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Tech Industry

Gov. Wilson: Keep Net taxes simple, low

The California governor agrees with a report from his advisory panel on Internet taxation.

    MOUNTAIN VIEW, CALIFORNIA--With the clock ticking down on the three-year moratorium on Internet taxes, California Gov. Pete Wilson today urged federal and state lawmakers to keep taxes on Internet transactions simple, not duplicative, and low.

    He also agreed with the recommendation of his Electronic Commerce Advisory Panel that Internet access charges should not be taxed even when the tax moratorium, passed by Congress earlier this year, expires in the year 2001.

    "Our goal is stimulating e-commerce and preventing unwise regulation and taxation of e-commerce," Wilson said today after accepting the advisory group's report and signing an executive order tell state departments to expedite its implementation. The lame-duck Republican and said he would urge his successor as governor, Democrat Gray Davis, to give the report his early attention.

    "My guess is that he will accept it eagerly," Wilson said.

    Besides its tax recommendation, the report also addressed privacy and Consumer-protection issues, in both cases calling for no new regulations. But it did urge other states and the federal government to adopt anti-spam laws that California has already implemented..

    Michael Boskin, a Stanford University economist who chaired the panel's taxation committee, outlined principles for taxing Internet transactions. Taxes should be neutral on how an item is sold, simple and easy to implement, and set nationally at as low a rate as possible.

    Congressional leaders have appointed a number of Internet executives to an advisory group drafting rules on Internet taxes, which is due to report before the current moratorium expires. However, they are reportedly rethinking some appointments after complaints that the blue-ribbon panel is stacked in favor of the Internet industry.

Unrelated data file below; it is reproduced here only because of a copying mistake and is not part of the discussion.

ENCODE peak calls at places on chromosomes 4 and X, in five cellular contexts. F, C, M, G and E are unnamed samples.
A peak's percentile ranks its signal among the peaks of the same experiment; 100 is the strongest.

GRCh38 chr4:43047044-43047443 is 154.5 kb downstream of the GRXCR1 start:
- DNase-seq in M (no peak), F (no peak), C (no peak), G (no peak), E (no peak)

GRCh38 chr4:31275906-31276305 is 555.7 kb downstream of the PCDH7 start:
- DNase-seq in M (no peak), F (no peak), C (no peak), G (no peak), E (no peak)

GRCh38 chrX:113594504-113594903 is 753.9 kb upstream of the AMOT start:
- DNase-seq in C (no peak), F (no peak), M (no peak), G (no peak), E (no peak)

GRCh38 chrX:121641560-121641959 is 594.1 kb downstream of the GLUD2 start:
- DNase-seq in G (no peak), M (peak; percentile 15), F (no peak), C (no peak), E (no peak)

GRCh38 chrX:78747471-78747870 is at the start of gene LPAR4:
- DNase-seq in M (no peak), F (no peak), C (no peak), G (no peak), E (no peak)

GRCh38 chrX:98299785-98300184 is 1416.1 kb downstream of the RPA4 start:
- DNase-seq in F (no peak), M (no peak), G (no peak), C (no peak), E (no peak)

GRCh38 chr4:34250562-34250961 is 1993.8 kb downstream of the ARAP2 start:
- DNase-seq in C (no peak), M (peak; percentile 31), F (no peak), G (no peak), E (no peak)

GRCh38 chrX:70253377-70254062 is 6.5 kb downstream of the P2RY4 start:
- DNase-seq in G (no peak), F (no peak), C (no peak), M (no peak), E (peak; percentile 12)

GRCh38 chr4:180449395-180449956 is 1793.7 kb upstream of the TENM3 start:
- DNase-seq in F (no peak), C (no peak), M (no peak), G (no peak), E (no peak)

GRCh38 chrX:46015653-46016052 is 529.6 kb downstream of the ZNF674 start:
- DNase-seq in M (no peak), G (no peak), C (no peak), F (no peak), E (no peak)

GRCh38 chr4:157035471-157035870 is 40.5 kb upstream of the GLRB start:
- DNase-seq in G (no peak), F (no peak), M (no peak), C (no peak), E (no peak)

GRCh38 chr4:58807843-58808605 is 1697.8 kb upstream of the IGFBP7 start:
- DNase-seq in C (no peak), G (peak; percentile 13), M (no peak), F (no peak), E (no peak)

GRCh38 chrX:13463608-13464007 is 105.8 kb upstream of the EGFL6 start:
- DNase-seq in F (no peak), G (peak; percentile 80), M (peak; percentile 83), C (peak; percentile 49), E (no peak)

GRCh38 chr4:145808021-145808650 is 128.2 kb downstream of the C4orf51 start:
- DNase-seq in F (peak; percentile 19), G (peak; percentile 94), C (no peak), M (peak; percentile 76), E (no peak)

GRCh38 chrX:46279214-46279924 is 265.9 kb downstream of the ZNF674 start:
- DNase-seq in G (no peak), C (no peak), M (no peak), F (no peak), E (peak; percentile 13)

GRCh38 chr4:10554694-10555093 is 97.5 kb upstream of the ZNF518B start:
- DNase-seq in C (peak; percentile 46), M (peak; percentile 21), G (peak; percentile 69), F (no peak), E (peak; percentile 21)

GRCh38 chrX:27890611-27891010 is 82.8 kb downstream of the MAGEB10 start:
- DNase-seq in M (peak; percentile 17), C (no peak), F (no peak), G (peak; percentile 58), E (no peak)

Wilson's panel included 20 people, most of them executives with Internet companies, including Yahoo, Excite, eToys, Netscape Onsale and Buena Vista Internet Group, a Disney property.

    The panel made a number of other recommendations that could prove controversial. For example, it urged a single, streamlined tax system not only for Internet sales but also for mail order, telemarketing, and TV home shopping. In the past, catalog and telemarketing firms have fought hard against having their transactions taxed.

    In addition, the report raises the novel notion that digital goods of all kinds--software and music principally--might be exempt from sales taxes. Arguing fairness, it suggests all software might go untaxed if 35 percent of software is delivered electronically. Electronic delivery is not taxed in California, violating the principle of neutrality if substantial sales are delivered online.

    Other parts of the report urge:

  • Letting the Federal Trade Commission continue to handle complaints that Web sites don't live up to their posted privacy policies.
  • Applying online privacy rules to the physical world and other media too.
  • Overhauling U.S. export controls on sale of strong encryption products overseas.
  • Reviewing California rules by industry and agency to be sure they do not discriminate against Internet companies.
  • Continuing to tax only tangible products, not services or digital products.
  • Lowering sales tax rates while making them broadly applicable.
  • Working with industry to promote an "National Internet Privacy Day" as an outreach effort early next year.